Tuesday, September 6, 2016

What AM I doing?

In a conversation with my great Take 5 colleagues the other day, we were talking about the shape of our days, our weeks and our months as independent professionals.  It's fairly often that I get asked questions about what I do, either by people interesting in becoming freelancers (by choice or not), people beginning their career and wondering how I got from there to here; and even people I met on airplanes, who ask things like, "so you pick the stuff on display?"  I thought I'd give a one-month (slightly longer) recap, to give a sense of what independent consulting means, at least in my case. Here goes:

In mid-July, I headed off to St. John's, Newfoundland, Canada, where I'm in the final stages of an managing and curating an exhibit for the headquarters of the Royal Newfoundland Constabulary.  An exhibit in a police headquarters is a first for me, and I'm working with an enthusiastic group of volunteers and designer Melanie Lethbridge.  I love St. John's, so I always make sure that my time there includes not only the archives, but also some walks out and about. This time, an evening spent watching whales cavort off Cape Spear, the easternmost point in North America.  Plus, time planning a new book project with Jane Severs, checking out the new exhibit at the Rooms, and a lively lunch with Jane and Kate Wolforth, talking all things interpretation.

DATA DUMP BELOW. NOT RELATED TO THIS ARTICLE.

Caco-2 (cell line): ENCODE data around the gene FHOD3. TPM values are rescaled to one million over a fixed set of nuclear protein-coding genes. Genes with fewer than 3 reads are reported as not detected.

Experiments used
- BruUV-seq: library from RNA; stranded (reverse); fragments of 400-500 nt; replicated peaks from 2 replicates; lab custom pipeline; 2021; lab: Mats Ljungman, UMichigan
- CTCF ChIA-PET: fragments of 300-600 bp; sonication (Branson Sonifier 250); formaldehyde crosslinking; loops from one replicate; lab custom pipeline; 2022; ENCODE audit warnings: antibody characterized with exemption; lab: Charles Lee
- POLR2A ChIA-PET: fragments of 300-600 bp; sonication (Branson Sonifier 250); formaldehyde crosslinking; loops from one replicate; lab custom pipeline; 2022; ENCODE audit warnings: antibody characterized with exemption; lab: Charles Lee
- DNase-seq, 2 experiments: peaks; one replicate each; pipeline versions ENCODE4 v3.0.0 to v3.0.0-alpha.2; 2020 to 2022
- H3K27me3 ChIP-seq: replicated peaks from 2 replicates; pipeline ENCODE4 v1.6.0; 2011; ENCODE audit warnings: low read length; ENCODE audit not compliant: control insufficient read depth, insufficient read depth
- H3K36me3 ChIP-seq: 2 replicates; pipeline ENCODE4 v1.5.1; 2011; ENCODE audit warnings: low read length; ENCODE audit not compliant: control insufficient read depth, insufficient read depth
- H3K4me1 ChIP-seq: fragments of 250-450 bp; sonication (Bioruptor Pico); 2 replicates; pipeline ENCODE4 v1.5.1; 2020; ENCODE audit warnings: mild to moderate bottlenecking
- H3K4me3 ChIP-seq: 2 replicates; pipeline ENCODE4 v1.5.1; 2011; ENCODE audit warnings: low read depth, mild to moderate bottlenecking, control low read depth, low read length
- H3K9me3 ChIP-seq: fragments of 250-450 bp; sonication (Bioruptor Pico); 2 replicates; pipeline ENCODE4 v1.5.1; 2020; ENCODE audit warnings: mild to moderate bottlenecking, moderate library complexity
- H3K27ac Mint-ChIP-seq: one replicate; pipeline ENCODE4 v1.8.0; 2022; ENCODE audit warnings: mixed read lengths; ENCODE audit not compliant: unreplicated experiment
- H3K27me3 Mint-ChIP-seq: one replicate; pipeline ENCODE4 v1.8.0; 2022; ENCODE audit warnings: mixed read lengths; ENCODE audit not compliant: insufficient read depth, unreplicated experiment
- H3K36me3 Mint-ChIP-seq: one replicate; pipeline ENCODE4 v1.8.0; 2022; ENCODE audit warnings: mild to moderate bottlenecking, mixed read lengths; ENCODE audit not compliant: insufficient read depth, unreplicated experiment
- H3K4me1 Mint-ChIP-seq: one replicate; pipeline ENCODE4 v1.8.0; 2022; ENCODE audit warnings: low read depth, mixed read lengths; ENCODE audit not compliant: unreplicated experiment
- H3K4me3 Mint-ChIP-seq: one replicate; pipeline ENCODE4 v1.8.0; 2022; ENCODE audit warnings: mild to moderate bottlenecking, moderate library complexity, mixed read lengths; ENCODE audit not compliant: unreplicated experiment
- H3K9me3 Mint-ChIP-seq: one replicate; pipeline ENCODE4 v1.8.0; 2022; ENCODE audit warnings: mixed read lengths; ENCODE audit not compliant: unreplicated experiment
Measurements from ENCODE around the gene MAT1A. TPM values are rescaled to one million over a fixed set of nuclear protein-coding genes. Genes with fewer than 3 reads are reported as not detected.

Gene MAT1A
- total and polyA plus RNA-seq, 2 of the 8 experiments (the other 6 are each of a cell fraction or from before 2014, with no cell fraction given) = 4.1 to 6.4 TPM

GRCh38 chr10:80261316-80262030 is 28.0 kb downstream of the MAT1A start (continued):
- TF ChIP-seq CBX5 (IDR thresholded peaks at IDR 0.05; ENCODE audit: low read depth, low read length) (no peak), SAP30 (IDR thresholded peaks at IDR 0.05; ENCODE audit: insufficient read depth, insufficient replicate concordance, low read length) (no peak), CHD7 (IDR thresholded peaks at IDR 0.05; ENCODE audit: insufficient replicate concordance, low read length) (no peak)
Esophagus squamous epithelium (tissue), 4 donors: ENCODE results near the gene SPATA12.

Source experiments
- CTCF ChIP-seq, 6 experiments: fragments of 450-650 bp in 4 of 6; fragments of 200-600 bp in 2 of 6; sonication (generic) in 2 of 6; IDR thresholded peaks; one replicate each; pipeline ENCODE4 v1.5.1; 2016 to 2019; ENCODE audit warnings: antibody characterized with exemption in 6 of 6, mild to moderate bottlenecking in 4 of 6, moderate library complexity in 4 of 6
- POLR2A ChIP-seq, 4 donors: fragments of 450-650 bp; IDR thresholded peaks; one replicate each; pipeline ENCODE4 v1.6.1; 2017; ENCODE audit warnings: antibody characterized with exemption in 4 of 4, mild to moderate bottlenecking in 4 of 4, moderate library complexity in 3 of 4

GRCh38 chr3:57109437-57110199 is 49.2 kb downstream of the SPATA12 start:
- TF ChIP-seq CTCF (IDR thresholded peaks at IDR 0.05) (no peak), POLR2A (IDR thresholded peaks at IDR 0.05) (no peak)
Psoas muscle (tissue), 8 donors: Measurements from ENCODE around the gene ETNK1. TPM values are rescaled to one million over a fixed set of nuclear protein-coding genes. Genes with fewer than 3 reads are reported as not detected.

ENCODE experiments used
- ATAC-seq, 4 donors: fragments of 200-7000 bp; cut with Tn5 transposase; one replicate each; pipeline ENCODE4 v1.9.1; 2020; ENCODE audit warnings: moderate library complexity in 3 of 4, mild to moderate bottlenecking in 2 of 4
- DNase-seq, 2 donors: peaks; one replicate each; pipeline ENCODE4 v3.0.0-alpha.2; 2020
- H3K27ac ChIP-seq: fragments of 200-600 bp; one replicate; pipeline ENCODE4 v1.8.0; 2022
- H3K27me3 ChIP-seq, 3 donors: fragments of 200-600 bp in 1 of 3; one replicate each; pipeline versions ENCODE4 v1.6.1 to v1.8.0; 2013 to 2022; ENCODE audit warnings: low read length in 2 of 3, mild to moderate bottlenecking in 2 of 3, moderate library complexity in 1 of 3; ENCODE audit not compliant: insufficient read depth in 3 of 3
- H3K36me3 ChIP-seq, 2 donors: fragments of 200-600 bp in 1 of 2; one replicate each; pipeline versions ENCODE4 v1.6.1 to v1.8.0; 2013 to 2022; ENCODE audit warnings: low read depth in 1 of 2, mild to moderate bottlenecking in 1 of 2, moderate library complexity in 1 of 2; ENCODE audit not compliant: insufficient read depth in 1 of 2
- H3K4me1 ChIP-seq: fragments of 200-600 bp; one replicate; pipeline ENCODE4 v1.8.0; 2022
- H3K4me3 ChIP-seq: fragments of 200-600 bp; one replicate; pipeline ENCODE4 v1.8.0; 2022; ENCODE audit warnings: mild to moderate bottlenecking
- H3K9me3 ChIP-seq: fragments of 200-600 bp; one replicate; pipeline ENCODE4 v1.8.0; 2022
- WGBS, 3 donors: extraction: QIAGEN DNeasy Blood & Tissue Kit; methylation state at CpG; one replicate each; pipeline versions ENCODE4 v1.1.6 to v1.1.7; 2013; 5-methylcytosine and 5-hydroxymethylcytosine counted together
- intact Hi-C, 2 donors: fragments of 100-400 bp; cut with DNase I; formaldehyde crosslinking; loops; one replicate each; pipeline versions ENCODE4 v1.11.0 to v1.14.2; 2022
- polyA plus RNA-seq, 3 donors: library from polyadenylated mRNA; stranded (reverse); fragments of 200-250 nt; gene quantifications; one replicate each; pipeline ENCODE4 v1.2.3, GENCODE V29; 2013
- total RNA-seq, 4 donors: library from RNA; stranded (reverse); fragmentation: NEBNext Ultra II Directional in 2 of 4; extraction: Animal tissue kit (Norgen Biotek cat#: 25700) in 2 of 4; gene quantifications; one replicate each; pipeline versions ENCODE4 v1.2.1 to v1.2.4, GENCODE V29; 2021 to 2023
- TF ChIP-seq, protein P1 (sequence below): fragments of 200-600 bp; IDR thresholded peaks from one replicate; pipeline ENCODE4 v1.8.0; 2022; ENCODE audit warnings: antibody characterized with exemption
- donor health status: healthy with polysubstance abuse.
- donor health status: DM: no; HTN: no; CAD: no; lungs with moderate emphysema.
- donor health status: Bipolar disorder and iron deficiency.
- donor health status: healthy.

In late July, I was a keynote speaker at the Association of Midwest Museums conference in Minneapolis.  I got to meet tons of great people, share some ideas on creativity and innovation, hear other great ideas, eat some amazing food and see the American Swedish Institute's beautiful new building and their historic house (plus, a chance to walk my creativity walk with some on-the-fly, totally unserious, historic house tour-giving.)  I also got a chance to catch up with Barb Wieser, an American friend from Ukraine and attend an event at the Ukrainian Cultural Center.  A big shout-out to the fabulous Paige Dansiger who captured me (above) and other speakers with her great on-the-spot sketches.